2 cups almonds
1 cup water
1 cup pomegranate molasses
½ cup sugar
½ teaspoon cinnamon
1 chicken, 3 ½-4 pounds, raw or cooked, cut into serving pieces
1 cup chopped mint
Process the almonds until they start to clump up, 4-5 minutes. Add the cup of water and process to a puree. Scrape into a saucepan, add the pomegranate molasses, sugar and cinnamon and bring to the boil, stirring constantly.
Add chicken and cook, if raw, or heat up, if already cooked. At serving time, garnish with mint.
Kul wa-Shkur (also called Qarni Yaruq)
This pastry has an Arabic name meaning “eat and give thanks.” A pastry by the same name is still made in Syria, but these days it’s a sort of baklava made by folding filo pastry over a filling. It also has a medieval Turkish name meaning “split-belly,” because in the Middle Eastern context you would expect a pastry like this to have a nut filling. Instead, the pastries are fried empty and then at serving time topped with syrup and pistachios, making a sort of early draft for baklava.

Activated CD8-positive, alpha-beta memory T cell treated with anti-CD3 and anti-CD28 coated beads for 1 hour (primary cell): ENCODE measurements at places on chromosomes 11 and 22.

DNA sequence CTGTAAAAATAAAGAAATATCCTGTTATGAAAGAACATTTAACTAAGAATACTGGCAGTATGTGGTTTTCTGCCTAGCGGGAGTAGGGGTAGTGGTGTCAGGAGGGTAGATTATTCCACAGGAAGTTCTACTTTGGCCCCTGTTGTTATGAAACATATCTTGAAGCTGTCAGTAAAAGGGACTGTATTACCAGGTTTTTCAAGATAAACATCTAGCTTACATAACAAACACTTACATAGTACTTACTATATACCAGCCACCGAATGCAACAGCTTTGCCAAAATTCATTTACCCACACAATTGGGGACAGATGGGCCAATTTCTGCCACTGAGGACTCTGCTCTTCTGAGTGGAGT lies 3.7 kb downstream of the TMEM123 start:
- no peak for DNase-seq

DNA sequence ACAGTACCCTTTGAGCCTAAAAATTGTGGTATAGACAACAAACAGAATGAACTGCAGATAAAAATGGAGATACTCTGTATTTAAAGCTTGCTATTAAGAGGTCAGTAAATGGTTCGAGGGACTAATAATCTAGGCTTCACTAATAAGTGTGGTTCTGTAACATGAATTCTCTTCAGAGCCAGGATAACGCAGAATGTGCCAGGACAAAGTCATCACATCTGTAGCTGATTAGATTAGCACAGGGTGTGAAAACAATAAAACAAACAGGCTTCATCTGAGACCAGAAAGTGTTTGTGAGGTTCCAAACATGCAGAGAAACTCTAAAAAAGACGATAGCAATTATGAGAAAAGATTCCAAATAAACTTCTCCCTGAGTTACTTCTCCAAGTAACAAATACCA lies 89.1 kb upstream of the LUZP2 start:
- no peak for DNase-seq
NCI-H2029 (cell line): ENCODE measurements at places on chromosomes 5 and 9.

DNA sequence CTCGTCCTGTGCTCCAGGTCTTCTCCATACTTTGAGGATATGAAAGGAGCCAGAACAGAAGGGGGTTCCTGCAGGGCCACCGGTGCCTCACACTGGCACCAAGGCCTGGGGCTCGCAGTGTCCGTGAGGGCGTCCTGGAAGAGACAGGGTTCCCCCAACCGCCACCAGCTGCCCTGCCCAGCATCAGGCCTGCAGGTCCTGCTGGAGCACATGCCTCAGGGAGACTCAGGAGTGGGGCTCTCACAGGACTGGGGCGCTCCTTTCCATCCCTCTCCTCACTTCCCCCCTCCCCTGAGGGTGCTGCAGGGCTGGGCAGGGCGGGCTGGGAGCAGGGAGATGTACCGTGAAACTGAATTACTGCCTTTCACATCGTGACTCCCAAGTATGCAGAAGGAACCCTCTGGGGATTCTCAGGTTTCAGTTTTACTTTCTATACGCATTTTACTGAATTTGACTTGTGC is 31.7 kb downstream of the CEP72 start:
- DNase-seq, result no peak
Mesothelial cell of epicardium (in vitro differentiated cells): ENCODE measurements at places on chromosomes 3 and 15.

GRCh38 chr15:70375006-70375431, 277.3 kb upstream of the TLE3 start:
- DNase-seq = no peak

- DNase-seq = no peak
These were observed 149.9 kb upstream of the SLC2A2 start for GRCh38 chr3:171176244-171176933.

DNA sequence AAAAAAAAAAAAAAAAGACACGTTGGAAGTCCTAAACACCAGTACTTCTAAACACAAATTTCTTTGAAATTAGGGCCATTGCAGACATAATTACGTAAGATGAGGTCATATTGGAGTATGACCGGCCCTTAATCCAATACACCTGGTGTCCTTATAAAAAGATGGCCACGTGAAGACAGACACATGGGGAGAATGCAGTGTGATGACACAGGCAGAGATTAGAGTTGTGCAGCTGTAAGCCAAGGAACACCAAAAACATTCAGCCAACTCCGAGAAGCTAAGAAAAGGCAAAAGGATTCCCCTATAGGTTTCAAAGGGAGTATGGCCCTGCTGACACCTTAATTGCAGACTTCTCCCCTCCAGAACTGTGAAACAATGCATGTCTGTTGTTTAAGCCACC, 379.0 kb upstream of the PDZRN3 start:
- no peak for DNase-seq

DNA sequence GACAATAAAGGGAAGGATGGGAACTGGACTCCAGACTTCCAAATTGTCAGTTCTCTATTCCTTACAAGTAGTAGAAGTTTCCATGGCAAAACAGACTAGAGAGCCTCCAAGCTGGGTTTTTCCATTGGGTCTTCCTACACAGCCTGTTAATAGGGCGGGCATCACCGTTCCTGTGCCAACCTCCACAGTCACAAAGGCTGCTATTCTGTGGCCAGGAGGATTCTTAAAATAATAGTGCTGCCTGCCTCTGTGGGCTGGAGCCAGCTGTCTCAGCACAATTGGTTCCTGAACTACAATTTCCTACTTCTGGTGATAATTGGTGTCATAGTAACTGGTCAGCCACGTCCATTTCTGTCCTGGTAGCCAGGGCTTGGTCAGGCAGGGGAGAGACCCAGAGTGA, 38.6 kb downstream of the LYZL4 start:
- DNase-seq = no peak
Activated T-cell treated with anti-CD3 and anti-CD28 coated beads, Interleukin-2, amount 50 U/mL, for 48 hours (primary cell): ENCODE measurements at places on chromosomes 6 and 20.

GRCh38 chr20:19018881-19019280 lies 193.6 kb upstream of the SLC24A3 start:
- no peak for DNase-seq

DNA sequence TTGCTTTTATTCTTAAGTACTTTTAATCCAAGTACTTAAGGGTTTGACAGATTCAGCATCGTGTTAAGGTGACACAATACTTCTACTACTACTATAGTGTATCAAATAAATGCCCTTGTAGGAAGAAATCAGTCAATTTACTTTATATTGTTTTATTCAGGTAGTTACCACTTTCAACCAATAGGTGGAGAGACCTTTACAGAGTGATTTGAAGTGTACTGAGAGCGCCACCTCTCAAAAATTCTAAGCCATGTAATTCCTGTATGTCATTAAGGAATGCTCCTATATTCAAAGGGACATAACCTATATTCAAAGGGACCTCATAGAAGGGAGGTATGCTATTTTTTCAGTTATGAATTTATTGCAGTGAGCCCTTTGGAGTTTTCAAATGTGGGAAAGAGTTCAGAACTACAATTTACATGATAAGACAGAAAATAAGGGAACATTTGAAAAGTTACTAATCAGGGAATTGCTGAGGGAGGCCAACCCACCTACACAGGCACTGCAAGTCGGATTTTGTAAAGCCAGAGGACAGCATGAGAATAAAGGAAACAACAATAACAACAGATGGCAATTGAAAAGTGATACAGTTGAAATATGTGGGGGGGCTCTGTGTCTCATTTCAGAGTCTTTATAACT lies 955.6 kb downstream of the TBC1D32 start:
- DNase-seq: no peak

This pastry is not as delicate as filo dough, but it might be worth reviving. Not only is it much easier to make than filo, it has a charming texture of its own, crisp and at the same time a little crumbly.
The medieval recipe uses sesame oil for frying. This can be hard to find, so any neutral oil can be substituted. (Note: Chinese sesame oil is toasted and only suitable as a flavoring, not a frying medium.)
- 3/4 cup sugar
- ½ cup plus 1 tablespoon water
- ½ teaspoon lemon juice
- about 1/2 teaspoon rose water
- 6 ounces (1 1/2 sticks) butter, well softened
- 1 cup flour
- 4-5 tablespoons water
- Oil for frying
- 2/3 cup pistachios, minced
Combine the sugar, water and lemon juice in a small pan and heat, stirring occasionally, until it boils and turns clear. Set aside to cool. When cool, flavor to taste with rose water.
To make the pastry, work 1 ounce (1/4 stick) of the butter into the flour. Add enough water to make a firm paste, as if you were making pasta, and knead hard for 10 minutes. Cover and set aside for 1/2 hour.